Please excuse any spelling errors, I'm postin from my phone
 

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That's why I'm looking into a "certified" breeder also.

As for the plane thing, that's why we would watch how he/she reacts to car rides. It's not like we put the dog in the plane and fly for two hours for the first time. Heck I had a dog a long time ago that would get car sick, so I know that can happen. Believe me you don't want a dog getting sick in a plane or freaking out. I have read articles in different aviation mags on how to handle flying with dogs.

Thanks for the reply on the fence also.
 

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"Certified" by whom?

Don't worry about certifications. It's a bunch of BS, frankly, for these designed crossbreeds. Instead, you should be asking about temperament and health testing specifically. NOT just "we took the sire and dam to the vet," but OFA, Penn Hip, things like that. You want to find out what genetic disorders goldens and poodles are prone to, and find out how they test and screen for those things. I think there are Goldendoodle breeders that do this, but they're certainly not the norm - but worth seeking out. Otherwise why bother with a breeder at all? If you don't care about health testing and quality breeding, then just get a rescue mutt, there are plenty of them.

I know about ten people with Doodles (Golden or Labra) and every single one of them has some problem. Hyperactive, neurotic, giant and crazy, itchy and rashy, etc. etc. etc. The one exception is an "Australian Labradoodle" that came from a breeder that was doing health testing and attempting to establish a breed.
 

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Based on the many doodles that I've dealt with when at the boarding kennel, I wouldn't go with the invisible fence. Most of them seem very spooky/jumpy and I'm not sure they'd handle that sort of thing alone, and if someone drives onto your lawn like you've said they can do, that might push them over the edge. Many of the ones we've boarded are like that, different 'breeders' but all with that standoffish behavior. They do not get all the golden's behavior and just a non-shedding coat!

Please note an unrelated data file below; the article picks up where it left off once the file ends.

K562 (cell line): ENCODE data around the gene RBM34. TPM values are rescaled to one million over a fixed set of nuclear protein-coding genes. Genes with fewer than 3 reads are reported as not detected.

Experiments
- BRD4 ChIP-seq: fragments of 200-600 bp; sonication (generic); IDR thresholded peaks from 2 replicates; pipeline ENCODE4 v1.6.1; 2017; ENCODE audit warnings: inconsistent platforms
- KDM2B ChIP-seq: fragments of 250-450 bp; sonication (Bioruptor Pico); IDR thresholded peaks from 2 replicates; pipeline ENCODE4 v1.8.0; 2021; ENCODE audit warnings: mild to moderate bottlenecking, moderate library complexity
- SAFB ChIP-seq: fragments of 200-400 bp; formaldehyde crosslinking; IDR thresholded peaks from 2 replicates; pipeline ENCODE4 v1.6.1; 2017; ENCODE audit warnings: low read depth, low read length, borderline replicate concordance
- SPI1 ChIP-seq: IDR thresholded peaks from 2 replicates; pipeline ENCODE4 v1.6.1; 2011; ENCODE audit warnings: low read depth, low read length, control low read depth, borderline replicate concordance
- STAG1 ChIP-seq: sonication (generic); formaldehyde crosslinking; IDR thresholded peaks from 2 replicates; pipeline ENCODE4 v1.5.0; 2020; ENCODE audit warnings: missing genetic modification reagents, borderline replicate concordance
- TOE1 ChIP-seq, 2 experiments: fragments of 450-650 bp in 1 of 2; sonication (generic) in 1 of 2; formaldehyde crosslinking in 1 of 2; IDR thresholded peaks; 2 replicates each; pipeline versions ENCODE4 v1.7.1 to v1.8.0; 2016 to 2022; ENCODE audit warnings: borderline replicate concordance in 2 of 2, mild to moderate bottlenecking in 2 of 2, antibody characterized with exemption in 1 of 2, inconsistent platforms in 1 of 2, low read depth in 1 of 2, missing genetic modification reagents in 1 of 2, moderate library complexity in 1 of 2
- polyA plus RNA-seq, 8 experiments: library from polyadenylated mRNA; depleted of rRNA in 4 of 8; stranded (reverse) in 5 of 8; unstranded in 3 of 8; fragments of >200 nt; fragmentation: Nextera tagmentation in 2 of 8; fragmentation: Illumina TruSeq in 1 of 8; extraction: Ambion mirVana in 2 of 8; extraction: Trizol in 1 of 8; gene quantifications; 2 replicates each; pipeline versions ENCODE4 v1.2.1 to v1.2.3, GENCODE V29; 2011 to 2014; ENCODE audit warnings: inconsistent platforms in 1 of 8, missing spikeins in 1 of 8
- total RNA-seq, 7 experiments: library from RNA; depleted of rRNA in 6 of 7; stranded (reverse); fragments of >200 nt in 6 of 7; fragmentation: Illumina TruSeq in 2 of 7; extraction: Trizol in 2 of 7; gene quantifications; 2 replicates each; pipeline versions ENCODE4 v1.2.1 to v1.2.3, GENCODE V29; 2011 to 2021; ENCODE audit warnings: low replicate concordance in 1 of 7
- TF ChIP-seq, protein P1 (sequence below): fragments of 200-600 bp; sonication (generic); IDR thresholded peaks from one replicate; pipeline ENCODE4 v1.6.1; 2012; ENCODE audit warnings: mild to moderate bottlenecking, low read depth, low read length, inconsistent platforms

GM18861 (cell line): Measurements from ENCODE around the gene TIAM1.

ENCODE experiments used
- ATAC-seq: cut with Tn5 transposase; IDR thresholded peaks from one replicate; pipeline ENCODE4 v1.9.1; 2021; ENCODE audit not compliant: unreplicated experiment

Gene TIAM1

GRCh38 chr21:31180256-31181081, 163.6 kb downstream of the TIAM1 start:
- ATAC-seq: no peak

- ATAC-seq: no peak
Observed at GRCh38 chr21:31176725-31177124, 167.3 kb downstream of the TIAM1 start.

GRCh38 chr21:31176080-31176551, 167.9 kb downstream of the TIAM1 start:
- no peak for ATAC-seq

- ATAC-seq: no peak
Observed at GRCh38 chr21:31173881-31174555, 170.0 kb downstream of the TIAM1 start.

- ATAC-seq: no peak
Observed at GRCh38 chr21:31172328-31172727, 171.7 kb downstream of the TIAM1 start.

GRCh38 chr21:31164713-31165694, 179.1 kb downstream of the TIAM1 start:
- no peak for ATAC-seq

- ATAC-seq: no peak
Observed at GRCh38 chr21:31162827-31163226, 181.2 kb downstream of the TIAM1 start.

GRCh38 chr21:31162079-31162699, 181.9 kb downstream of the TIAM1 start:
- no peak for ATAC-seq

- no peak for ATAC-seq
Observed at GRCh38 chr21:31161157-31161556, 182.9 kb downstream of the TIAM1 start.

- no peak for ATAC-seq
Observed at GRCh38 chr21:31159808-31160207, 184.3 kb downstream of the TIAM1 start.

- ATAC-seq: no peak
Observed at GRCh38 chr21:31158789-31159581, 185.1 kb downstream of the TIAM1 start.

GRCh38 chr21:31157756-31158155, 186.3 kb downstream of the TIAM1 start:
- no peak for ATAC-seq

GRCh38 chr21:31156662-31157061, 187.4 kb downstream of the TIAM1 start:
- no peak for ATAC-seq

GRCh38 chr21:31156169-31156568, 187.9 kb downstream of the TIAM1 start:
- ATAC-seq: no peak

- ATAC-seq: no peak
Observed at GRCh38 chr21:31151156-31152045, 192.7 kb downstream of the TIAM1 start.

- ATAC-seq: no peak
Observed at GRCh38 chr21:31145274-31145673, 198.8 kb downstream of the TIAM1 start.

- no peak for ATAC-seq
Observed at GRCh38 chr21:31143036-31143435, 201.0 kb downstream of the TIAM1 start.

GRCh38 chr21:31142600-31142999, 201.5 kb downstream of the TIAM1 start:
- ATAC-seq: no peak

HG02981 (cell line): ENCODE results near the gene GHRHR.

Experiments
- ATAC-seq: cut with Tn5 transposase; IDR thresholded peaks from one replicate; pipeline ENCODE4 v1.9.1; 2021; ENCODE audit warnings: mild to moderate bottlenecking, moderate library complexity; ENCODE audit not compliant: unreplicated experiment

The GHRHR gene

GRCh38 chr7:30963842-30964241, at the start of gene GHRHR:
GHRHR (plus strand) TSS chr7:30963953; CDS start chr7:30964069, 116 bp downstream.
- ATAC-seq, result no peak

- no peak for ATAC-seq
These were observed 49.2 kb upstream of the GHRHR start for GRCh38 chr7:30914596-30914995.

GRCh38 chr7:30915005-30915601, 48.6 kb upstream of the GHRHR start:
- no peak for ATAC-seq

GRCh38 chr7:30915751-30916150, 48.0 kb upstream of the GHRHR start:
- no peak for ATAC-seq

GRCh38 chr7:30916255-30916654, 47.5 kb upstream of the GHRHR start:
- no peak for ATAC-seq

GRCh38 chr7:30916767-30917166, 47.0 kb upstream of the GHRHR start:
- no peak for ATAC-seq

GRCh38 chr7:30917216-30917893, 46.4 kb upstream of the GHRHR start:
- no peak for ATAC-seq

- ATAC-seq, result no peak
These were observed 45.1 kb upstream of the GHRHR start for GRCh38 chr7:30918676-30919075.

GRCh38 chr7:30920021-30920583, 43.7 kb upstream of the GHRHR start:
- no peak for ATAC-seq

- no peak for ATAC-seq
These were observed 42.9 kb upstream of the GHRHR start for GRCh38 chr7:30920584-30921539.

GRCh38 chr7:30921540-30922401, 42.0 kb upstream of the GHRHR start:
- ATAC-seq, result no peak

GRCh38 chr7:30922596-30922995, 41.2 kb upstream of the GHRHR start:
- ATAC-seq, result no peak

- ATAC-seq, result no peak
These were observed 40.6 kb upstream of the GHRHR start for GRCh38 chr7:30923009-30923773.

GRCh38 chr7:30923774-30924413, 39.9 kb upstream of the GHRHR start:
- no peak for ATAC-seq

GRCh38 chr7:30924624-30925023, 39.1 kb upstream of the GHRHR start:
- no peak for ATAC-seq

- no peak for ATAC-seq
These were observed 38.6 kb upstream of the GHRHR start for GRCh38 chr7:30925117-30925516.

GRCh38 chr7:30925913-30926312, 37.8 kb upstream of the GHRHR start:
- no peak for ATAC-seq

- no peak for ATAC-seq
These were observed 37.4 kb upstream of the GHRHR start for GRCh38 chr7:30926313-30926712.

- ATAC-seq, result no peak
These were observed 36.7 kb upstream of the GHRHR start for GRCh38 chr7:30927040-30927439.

I totally agree with hamandeggs's post, unless you get one from the one or two breeders who are actually breeding labradoodles and not a golden to a poodle, you're better off getting a hairy mutt off of petfinder.

ETA: if you are still looking at breeders, insist that hips, elbows, eyes and heart clearances are done on both parents. Ask how long the grandparents, and great grandparents have lived - cancer is very, very common in goldens and it's not unheard of for dogs to pass at early ages in some lines. Ask if the breeder is testing their dogs for PU, it's an eye disorder that's becoming common in goldens as well - the dogs need to be tested as they get older and if they have the problem go on daily meds to save the eye.

Also keep in mind with many of the doodle association websites that list breeders, they will have all the health information so it looks good, but then list breeders regardless of the testing that breeder does. Or doesn't. Which says a lot about their ethics if they know what testing should be done but are willing to promote breeders who don't test. The golden retriever forum is a great place to learn more about goldens and doodles, expect that you'll have a lot of people saying 'don't' but it's because of the horror stories over the years with these 'breeders' who are mostly in it for the money and not for improving the dogs they produce.

You will likely see lots of 'multi generation' breeders saying hips, elbows etc. done, but keep in mind there are NO GOLDENDOODLES listed on the OFA website, where the test results would be available for anyone to confirm..... make sure they send you that information if you're going to fork out money on a doodle puppy....